The discussions on day three focused on heart failure in children, diastolic dysfunction, dilated cardiomyopathy and chronic heart failure. Arrhythmias and device interventions in heart failure featured prominently. Rheumatic heart disease, infective endocarditis and pericardial disease ended the day’s discussions. These sessions aimed to increase the index of suspicion especially for the non-cardiologists to facilitate early initiation of therapy and appropriate referral and intervention.

 

On the fourth and last day, emphasis shifted from the heart to some target organs. Deep vein thrombosis, pulmonary embolism, anticoagulation and IVC filter management were discussed. Chronic kidney disease, cardiorenal anaemia syndrome, vertebrobassilar insufficiency, subarachnoid haemorrhage and cerebrovascular accidents in general concluded the discussions. Key lessons for the fourth day were the need for appropriate and timely intervention should secondary end organ damage occur.

 

Evaluation

 

The course was evaluated by the participants using a structured questionnaire for each day’s activity. Each activity was rated extremely useful, fairly useful and not useful. After analysis of the retrieved questionnaires, 98% of the participants rated the workshop sessions as being extremely useful. Assessment of the topics such as risk assessment in cardiovascular diseases, blood pressure control and targets, myocardial infarction, chronic heart failure, arrhythmias, rheumatic heart disease and infective endocarditis were rated to be extremely useful by close to 95% of the participants. 94% of participants admitted that the course will impact positively on their future management of cardiovascular diseases.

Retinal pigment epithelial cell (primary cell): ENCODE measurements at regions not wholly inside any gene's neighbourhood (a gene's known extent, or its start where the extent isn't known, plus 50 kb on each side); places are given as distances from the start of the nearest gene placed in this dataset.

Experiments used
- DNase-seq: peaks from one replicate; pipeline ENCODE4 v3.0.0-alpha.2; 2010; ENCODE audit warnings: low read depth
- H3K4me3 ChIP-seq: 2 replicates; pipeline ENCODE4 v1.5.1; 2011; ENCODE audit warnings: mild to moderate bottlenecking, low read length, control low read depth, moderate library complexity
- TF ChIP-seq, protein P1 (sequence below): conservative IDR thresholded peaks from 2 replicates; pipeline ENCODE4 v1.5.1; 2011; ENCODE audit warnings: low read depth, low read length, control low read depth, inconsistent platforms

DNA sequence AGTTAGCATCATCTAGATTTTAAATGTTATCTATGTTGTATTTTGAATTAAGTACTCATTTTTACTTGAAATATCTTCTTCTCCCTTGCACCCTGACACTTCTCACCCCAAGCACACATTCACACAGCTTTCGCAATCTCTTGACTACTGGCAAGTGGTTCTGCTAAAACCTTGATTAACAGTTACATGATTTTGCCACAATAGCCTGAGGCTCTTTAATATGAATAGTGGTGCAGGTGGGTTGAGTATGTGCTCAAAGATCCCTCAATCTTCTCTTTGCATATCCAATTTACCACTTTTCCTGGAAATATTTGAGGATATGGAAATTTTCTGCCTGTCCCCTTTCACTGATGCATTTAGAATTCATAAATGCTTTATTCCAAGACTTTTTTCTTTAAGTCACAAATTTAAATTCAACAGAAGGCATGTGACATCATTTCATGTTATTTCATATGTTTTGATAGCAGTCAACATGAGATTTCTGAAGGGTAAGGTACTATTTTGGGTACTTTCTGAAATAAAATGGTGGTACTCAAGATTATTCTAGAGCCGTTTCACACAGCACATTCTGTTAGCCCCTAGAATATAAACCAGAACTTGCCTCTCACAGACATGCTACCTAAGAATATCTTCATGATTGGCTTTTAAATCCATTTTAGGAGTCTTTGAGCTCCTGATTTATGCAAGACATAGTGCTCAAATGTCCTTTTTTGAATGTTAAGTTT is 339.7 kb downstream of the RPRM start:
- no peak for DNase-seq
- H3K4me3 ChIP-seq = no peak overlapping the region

Conclusion

Cardiovascular disease is imposing a growing burden on developing countries with limited resources and personnel to manage these conditions, especially in Africa. Training of non-cardiologists to offer improved cardiology service is one strategy adopted by the National Cardiothoracic Centre in Accra. At the end of the four-day symposium, participants found the training extremely useful. We wish to recommend this strategy as a viable option for improving the reach of quality cardiology care in Africa.

 

 

Competing interests

Authors declare no competing interests.

 

 

Authors’ contributions

KEM conceived the need to publish the proceedings of the meeting and drafted the main body of the manuscript and some references; AD was the chairman of the organising committee and wrote portions of the manuscript as well as providing some of the references; IA was a member of the organising committee and also wrote portions of the manuscript and some of the references. All authors reviewed the final manuscript.

 

 

References

  1. Marshall SJ. Developing countries face a double burden of disease. Bull World Health Organ. 2004 Jul;82(7):556. This article on PubMed

  2. Kwabena Frimpong-Boateng. Deep down my heart - a history of cardiothoracic surgery in Ghana. Ed Kwabena Frimpong-Boateng. 2000

  3. Agwu K, Llewelyn M; undergraduates in International Health at UCL. Compensation for the brain drain from developing countries. Lancet. 2009 May 16;373(9676):1665-6. This article on PubMed

  4. H Ross, LA Higginson, A Ferguson, BJ O’Neill, CM Kells, JL Cox, and MM Sholdice. Too many patients, too few cardiologists to care?. Can J Cardiol. Can J Cardiol. 2006 Sep;22(11):901-2. This article on PubMed